So I began looking for an exit route - the next place to go. Naturally, I considered other defender organizations first. The Grey Wardens were smarter and more modern. I’d interacted with them quite a bit while defending, but I was worried that I wouldn’t fit in well with the culture of their group. The Rejected Realms Army was a good group of people that I’d legitimately enjoy being around, but at the time they weren’t so active in Gameplay - I was worried that I’d essentially be signing up as a member of The Grey Wardens with a unicorn flag. The South Pacific was reasonably active, but over the years I’d come to want to avoid what I saw as tumultuous feeder politics. It would be a gut punch to invest a lot of time and energy into this region, only to see political winds of change sweep raiders into power. Creating my own organization might have made sense in a different climate, but not in one where I’d felt myself beginning to burn out.
Having ruled out defender organizations, I began considering something that would have seemed unthinkable to nearly everyone - including me! - just months before: joining raiders. I’d met a raider by the name of Miss Bad Life Choices a few months prior, and she seemed fairly nice and trustworthy. Having made friends, I reached out about raiding, and about joining The Black Hawks. In my mind, there were only a couple of obstacles I’d need to overcome, namely, their natural skepticism of an entrenched defender, and my massive distrust of specific raiders (and raiders in general).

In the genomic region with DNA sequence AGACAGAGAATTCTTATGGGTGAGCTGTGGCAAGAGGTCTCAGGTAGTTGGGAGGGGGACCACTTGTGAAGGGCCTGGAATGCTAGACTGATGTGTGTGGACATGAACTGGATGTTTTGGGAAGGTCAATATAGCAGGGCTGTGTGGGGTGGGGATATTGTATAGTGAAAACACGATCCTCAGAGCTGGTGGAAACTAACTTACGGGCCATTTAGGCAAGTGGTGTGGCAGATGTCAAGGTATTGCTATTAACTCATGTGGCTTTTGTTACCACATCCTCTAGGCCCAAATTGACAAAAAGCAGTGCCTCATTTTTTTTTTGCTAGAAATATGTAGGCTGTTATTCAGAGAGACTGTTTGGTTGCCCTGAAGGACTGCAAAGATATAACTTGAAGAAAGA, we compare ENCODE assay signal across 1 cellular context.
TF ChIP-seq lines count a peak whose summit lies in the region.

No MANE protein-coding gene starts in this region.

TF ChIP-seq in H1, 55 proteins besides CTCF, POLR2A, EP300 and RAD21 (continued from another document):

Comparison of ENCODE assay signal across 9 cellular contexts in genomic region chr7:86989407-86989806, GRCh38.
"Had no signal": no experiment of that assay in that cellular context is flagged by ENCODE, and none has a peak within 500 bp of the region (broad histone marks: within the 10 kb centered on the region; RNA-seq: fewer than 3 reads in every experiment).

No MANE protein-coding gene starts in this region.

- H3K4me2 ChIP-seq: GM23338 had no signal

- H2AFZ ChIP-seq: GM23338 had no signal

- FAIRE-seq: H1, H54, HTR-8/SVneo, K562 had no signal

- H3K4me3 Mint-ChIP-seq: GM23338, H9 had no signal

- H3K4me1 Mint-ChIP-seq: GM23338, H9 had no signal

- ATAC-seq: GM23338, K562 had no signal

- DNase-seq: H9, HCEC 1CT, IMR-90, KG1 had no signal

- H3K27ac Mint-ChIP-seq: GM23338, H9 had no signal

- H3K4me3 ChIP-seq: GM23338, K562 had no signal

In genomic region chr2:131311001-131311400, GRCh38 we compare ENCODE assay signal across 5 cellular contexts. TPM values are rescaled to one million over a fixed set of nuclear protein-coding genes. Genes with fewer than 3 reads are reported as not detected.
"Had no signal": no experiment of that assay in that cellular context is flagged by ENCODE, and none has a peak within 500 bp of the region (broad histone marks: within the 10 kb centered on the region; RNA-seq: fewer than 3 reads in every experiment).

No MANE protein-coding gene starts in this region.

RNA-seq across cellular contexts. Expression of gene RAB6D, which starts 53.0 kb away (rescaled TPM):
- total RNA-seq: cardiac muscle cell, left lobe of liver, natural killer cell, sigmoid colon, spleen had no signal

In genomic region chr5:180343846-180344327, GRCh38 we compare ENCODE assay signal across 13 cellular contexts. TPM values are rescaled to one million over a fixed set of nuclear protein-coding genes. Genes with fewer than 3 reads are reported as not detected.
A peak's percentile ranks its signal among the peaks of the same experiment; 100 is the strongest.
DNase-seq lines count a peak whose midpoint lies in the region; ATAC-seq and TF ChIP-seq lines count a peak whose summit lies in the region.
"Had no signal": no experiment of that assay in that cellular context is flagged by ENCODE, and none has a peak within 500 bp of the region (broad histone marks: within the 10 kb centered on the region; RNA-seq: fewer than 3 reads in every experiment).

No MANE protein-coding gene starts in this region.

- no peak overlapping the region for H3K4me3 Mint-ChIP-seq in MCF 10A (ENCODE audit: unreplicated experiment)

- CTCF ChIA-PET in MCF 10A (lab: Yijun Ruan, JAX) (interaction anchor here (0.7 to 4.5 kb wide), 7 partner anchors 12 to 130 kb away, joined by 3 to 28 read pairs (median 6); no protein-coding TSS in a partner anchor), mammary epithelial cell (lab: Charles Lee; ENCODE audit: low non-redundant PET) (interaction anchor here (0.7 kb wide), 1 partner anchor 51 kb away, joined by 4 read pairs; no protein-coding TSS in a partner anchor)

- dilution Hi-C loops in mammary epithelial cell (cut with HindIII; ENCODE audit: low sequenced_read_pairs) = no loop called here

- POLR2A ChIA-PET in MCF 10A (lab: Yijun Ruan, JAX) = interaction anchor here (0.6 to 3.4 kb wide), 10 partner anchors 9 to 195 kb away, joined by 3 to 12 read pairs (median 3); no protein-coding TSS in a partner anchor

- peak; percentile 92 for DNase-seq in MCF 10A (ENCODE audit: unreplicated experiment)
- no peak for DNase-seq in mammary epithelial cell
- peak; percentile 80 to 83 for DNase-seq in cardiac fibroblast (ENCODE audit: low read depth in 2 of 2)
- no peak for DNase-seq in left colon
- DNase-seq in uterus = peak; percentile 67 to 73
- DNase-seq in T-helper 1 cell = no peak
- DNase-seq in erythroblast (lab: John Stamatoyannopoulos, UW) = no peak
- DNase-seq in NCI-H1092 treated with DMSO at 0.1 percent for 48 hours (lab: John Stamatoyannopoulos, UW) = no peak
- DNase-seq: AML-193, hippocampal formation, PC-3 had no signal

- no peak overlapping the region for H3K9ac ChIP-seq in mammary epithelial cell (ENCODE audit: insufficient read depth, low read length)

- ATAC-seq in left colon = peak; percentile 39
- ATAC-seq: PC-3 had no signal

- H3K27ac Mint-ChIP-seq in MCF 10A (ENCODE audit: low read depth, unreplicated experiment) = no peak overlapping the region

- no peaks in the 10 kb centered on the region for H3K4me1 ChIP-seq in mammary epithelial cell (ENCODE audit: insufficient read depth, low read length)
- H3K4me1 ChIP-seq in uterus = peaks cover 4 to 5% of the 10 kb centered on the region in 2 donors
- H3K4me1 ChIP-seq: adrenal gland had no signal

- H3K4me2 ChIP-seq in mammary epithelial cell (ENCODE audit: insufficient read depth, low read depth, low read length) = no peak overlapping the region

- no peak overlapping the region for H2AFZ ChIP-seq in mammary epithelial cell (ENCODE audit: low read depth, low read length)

For many people, changing gameplay alignments isn’t so big a deal. Maybe you try one side - at first. Maybe you find it boring, or you just can’t get into the region, or maybe you just get stomped every single time you go on a mission. It’s easy to think: “what if I had joined the other side?” After all, it’s just a game, right? Nothing’s stopping most people from joining up with the other team. For most people, the next steps are pretty straightforward - you find an active organization on the other side, and you ask to join.
Of course, most people don’t make a career out of moralism, and then defect to the side they’d been trained to think of as “the enemy.” I’d been warned by Miss Bad Life Choices that, should I want to join The Black Hawks, I should inform their leadership beforehand of my true identity. In other words, that sneaking in unannounced would be an intensely bad life choice. To do this right, I’d need to have a meeting with the Council of Hawks - the leadership of The Black Hawks. They’d have questions for me, and certainly I had questions for them. They’d want to be reassured that I wasn’t just joining to gather information about them and report back to other defenders, and naturally I wanted to be reassured that they wouldn’t just take my application and tell me to h*ck off as they reported me to other defenders for a laugh.